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15 cool ways scientists are trying to protect coral

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Using 3D printing to create new coral reefs

Following in the footsteps of his ancestors, ocean conservationist Fabien Cousteau has been working with 3D printing to create, expand and restore coral reefs in a partnership with the Caribbean island resort of Harbour Village Bonaire.

Speaking to Boat International, Cousteau explained his choice of location: “The advantage Bonaire has is that it has a semblance of a healthy reef because of the protective measures that the government of Bonaire has installed decades ago.”

Made from calcium carbonate, these artificial reefs will closely mimic the shape, texture and chemical makeup of natural coral, with the aim of attracting free-floating polyps to take root and grow into new reefs.

“I think that we need to see this as one of many tools in the quiver in combating things like coral bleaching and acidification issues that are degrading our coral reefs in greater and at faster levels,” he added. “In our projects I hope that we’re able to print a billion coral structures in the long term.”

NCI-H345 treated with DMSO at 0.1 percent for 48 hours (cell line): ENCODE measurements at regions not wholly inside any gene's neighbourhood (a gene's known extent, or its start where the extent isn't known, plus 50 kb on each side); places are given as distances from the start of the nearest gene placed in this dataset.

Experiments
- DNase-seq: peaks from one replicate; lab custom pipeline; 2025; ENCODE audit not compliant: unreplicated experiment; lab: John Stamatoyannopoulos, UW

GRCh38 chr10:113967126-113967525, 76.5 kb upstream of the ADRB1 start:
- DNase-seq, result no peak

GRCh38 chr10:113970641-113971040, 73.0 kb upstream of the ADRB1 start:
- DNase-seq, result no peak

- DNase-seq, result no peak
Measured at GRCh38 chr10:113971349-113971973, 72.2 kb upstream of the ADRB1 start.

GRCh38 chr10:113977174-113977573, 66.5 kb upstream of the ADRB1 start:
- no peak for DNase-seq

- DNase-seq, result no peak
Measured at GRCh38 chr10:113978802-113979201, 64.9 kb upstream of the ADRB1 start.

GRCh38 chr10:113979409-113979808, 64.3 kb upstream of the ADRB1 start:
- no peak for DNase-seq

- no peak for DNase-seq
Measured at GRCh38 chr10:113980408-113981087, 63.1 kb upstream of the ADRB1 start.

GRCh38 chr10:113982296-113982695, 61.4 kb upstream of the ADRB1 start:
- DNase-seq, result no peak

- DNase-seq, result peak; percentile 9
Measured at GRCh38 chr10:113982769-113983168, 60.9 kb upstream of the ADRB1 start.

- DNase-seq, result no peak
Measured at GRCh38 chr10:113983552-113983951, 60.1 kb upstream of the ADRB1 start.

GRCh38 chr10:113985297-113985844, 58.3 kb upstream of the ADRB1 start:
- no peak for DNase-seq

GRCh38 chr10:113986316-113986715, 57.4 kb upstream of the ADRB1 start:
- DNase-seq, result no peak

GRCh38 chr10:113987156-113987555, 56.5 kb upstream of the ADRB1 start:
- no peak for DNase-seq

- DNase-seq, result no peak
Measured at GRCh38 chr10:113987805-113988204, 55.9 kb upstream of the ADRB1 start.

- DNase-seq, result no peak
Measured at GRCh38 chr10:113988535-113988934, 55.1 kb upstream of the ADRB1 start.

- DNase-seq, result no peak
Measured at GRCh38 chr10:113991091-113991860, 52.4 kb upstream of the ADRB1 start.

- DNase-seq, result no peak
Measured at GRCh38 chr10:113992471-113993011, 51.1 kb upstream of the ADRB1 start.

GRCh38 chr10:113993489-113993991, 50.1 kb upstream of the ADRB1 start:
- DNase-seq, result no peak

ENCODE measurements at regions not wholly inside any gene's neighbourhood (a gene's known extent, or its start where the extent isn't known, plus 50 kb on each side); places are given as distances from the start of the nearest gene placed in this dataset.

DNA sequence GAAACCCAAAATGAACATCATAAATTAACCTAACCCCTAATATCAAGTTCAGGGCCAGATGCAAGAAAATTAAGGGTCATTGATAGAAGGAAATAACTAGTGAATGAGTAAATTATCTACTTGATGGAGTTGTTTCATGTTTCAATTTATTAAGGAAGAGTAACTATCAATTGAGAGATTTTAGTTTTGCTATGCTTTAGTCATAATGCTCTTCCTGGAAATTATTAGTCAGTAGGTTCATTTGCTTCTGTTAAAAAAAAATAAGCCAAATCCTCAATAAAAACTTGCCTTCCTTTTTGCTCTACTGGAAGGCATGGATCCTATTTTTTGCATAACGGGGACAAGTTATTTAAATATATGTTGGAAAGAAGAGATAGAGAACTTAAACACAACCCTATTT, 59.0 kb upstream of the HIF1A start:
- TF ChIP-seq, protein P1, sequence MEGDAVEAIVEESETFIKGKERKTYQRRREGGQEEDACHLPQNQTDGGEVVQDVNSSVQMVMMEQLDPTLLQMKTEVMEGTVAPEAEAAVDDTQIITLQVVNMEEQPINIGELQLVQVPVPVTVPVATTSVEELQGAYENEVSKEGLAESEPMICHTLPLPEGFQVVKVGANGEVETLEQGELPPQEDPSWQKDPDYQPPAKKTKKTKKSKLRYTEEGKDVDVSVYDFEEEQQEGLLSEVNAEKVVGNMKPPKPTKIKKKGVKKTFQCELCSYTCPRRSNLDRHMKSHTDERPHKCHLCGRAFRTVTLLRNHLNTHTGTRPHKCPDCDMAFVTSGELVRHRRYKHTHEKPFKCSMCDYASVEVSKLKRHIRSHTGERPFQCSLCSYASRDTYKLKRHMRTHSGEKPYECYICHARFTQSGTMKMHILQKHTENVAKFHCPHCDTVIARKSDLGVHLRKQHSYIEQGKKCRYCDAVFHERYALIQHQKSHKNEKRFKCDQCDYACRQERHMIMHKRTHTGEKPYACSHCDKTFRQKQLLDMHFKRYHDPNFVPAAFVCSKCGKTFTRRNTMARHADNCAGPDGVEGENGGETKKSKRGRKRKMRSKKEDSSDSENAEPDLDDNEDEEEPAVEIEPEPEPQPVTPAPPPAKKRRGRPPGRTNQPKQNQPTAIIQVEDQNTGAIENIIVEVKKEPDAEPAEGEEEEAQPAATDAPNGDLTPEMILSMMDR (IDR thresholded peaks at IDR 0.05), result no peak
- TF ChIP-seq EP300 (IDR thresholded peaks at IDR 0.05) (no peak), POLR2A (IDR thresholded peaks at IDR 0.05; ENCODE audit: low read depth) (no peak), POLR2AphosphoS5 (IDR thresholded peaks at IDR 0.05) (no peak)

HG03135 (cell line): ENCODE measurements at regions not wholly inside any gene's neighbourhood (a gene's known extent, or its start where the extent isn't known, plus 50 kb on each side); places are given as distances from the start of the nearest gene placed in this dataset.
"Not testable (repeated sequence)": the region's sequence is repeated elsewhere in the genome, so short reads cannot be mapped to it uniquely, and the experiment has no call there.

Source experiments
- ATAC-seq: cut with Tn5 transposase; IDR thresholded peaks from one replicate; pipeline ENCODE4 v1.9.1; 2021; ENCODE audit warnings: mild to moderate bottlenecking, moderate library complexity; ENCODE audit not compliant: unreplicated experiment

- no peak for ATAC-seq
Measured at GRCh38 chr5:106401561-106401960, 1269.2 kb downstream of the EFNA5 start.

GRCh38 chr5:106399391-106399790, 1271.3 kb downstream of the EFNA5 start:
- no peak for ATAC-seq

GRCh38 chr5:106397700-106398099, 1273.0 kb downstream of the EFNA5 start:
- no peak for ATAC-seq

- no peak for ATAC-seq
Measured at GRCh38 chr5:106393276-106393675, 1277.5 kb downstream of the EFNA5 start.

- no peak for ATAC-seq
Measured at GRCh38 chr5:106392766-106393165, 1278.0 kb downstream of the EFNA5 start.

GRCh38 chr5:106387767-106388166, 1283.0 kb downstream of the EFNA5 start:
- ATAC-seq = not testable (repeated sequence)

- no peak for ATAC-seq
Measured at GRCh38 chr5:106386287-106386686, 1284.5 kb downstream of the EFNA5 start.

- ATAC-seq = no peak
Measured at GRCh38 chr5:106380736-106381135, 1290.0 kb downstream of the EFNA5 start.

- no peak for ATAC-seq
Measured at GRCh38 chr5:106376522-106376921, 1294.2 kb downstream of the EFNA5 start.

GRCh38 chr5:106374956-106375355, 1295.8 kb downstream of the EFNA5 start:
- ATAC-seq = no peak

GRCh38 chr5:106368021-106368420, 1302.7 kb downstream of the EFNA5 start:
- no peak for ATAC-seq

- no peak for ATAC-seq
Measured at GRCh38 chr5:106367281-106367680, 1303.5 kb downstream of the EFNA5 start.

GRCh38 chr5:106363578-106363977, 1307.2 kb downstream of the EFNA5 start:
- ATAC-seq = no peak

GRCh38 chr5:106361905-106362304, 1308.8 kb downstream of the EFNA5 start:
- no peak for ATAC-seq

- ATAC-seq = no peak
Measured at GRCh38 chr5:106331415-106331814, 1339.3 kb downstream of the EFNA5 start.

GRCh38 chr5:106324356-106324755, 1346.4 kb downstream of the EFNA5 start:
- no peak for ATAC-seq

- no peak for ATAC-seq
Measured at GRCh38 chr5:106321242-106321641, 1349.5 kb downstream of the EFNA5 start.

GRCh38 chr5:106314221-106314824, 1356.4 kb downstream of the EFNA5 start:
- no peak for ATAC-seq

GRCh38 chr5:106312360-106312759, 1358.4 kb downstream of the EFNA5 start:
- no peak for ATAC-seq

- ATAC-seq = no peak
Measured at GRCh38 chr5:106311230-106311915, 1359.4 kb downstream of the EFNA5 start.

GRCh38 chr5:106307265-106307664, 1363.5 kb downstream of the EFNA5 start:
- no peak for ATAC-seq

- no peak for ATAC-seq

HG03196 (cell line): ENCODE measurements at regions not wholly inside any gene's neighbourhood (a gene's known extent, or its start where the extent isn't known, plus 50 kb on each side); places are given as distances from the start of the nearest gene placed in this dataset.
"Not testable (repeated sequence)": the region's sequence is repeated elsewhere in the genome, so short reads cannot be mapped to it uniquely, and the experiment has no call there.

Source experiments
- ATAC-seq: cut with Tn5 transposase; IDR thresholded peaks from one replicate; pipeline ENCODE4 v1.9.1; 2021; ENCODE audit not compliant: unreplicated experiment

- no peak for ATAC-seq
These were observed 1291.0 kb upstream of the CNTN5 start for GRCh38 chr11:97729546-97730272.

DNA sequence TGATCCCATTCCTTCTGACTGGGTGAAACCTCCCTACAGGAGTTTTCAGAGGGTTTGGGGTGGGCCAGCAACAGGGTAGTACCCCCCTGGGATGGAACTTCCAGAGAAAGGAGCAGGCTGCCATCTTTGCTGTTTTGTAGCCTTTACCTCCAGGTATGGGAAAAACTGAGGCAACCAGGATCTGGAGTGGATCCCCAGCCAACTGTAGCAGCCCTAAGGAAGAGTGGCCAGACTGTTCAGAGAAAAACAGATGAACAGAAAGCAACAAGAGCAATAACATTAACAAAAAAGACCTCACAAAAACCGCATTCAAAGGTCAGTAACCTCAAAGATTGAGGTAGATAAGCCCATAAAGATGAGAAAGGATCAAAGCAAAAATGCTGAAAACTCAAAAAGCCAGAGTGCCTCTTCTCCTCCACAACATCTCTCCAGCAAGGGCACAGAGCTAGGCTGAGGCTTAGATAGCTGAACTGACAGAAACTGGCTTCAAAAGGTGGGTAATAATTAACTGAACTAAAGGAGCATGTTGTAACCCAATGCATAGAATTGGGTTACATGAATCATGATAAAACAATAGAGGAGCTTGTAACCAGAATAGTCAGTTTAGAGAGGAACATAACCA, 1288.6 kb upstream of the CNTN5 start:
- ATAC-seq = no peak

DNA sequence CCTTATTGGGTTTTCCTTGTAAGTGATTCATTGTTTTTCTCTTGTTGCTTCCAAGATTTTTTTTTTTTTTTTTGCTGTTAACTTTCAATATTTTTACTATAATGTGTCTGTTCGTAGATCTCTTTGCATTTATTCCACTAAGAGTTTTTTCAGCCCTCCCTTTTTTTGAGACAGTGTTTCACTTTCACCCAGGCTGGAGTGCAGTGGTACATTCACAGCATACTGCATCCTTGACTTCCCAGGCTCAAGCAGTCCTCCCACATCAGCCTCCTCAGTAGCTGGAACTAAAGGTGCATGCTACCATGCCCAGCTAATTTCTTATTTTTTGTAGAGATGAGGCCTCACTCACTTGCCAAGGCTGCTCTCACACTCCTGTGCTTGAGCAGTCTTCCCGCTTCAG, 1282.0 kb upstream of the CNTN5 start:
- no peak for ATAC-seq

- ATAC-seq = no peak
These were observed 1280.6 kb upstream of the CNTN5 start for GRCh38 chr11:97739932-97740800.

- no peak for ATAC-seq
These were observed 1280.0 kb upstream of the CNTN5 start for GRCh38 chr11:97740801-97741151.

Similar trials have already begun in Monaco and the Persian Gulf and whilst it is too early to draw any definitive conclusions, the short-term data is encouraging.

Earlier this year, Fabien launched the Fabien Cousteau Ocean Learning Center, which will focus on raising awareness, creating educational material and running restoration programs for sea turtles and coral reefs.

Fabien is the grandson of underwater documentarian Jacques Cousteau, one of the most famous sea explorers who changed the world.

Pictures courtesy of Instagram.com / Fabien Cousteau OLC (left), Facebook.com / Fabien Cousteau OLC (top right) / Fabien Cousteau (bottom right)

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